January 18th, 2008

Saturday, January 19

Panel 1: Okay, John's overseeing bedtime, smiling proudly. You know, there actually were strips from this era, yes, from the very beginning, that showed John being a parent to his kids. And not a bad one either. Plus, while he didn't do dishes or any traditionally Women's Work, he did do plenty of handyman stuff to take care of his family's home. True, they're not particularly relevant to Elly's story, but John could be reminiscing about them with Mike. But John/Rod's POV is specifically and permanently excluded.

Panel 2: And they look in on Jailbird Lizzie. Too bad Liz didn't grow up delinquent, so we could see this as foreshadowing. But she will end up in a cage, so perhaps it is.

Panel 3: Well, Lynn let this one slip under the wire. They're happy, companionable, and both young and full of life, hope and optimism. They look like a good couple. Even though they both have front-butt. Told you there were good-John strips.

Panel 4: So busy yammering, I forgot to comment on this. Okay, kind of homespun, but no bitterness that I can see. Again, Lynn must be starting to run out of "Motherhood sucks and John's a pig" strips. And this is unusual. Lynn rarely shows the TV screen; usually just a profile and sound coming out. And when she does show the screen, generally the images are very cartoony. Probably drawing realistic TV images proved to be more trouble than it was worth. But it looks so '70s! It's priceless!

Also, I want to clear up a possible misunderstanding about my comments yesterday. I guess I sounded like a Kool-Aider when I said being a parent should be rewarding, but I didn't want to go into tremendous detail at that moment. Basically, what I mean is, no, I'm not a parent, but I've heard a great many parents compare parenting to Vista or the Peace Corps or whoever had the slogan "The toughest job you'll ever love." It's not easy and it's not without friction and frustration, but at the end, you get plenty out of it.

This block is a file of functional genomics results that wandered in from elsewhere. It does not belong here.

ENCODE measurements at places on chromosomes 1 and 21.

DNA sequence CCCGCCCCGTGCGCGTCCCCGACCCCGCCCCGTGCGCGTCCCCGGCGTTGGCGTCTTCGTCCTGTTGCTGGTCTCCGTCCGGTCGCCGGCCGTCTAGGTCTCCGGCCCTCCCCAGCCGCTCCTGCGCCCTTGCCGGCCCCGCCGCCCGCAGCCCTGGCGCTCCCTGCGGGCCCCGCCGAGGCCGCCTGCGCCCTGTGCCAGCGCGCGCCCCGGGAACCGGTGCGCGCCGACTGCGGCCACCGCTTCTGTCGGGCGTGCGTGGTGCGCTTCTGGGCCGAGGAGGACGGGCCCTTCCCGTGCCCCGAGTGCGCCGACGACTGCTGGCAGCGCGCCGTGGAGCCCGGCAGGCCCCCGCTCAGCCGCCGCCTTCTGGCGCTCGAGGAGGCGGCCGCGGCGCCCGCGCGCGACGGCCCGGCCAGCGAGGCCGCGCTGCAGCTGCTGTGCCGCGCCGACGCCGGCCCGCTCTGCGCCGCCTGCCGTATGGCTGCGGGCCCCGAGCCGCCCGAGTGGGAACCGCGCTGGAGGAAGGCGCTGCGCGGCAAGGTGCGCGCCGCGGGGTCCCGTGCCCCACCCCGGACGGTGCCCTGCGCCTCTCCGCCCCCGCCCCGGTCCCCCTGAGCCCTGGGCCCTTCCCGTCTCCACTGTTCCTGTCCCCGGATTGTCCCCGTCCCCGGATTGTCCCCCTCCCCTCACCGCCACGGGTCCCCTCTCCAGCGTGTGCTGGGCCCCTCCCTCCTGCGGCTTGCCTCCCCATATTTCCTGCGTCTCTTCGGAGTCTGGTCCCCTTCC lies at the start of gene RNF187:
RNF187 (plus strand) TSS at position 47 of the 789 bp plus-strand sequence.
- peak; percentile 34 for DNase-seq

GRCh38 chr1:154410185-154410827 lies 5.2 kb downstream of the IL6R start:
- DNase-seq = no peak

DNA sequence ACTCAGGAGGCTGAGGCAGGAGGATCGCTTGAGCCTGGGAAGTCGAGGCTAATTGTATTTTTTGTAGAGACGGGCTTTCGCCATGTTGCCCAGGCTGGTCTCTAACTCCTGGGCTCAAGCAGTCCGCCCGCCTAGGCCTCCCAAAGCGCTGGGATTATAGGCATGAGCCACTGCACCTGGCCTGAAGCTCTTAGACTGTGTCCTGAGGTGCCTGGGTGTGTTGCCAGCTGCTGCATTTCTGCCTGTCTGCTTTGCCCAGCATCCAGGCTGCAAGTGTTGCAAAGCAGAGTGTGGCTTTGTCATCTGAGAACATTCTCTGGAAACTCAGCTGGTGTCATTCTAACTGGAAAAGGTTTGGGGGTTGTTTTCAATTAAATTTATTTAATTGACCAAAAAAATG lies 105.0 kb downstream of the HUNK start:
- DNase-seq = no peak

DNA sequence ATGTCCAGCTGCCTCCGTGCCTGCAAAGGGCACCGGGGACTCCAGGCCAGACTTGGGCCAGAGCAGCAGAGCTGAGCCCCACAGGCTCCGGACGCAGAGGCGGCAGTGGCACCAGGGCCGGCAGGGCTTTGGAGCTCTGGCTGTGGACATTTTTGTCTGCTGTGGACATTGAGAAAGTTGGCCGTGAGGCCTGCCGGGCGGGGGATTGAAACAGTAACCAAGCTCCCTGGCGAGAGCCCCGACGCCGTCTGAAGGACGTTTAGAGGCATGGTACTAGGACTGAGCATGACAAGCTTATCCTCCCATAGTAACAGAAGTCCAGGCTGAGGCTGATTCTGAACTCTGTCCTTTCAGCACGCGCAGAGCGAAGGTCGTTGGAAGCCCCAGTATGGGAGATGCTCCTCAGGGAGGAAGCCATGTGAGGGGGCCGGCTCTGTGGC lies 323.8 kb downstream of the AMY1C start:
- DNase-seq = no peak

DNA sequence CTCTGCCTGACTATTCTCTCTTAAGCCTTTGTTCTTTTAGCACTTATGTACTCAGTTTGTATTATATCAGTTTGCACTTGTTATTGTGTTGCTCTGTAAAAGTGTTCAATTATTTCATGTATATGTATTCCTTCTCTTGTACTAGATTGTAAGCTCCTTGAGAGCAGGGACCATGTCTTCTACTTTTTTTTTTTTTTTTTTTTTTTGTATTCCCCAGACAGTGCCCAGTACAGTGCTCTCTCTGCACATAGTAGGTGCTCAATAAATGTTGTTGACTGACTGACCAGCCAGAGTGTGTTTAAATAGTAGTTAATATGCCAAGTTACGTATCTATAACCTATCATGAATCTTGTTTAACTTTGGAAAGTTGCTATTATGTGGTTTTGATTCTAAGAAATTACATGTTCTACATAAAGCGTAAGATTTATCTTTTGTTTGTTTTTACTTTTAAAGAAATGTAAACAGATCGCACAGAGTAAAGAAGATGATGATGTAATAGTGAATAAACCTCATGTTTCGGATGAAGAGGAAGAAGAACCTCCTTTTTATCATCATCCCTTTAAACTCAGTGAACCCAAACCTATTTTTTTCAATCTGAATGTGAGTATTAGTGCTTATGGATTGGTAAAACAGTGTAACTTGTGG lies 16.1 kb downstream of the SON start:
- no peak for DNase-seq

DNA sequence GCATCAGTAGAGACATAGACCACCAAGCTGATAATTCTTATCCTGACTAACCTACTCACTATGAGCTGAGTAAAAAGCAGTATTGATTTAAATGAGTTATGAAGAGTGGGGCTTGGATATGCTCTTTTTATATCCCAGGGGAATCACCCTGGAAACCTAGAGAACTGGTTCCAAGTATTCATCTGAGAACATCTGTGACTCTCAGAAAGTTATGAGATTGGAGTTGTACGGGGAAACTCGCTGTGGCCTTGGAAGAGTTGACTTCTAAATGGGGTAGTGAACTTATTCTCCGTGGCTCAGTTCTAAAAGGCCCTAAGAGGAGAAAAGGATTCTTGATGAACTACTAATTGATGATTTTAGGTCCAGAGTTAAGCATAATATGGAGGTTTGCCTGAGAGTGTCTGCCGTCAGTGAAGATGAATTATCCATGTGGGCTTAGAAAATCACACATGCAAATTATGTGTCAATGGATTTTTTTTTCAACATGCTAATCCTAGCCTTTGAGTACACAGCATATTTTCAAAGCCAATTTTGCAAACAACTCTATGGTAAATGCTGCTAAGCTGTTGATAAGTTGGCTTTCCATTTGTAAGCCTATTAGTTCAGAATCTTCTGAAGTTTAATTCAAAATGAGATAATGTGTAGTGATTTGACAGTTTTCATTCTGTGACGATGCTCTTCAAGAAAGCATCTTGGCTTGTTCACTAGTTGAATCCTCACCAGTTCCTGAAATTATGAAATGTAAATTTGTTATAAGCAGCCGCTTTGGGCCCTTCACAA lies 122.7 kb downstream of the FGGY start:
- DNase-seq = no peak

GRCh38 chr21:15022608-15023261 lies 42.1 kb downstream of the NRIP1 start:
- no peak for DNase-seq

Like in my job, I like my co-workers, and the location, and the nature of the work is okay, but I have no personal investment in it. I took on the job because they had the opening and I needed the money. They hired me because they needed my service and were willing to pay for it. But I could leave the job at any time without taking an emotional hit. A parent does have a personal investment. They can't leave the job, at least not without either legal severance or cutting off all contact. Or unless the child dies. That sounds like more than just a job to me, and it leads me to assume that there's a reason why generations of mothers did do the job without monetary compensation. So that's why it sounded odd to me that Elly wanted to get paid.

Although, if I view it in the context of "If I got a paycheck, people would respect me!", I can understand it.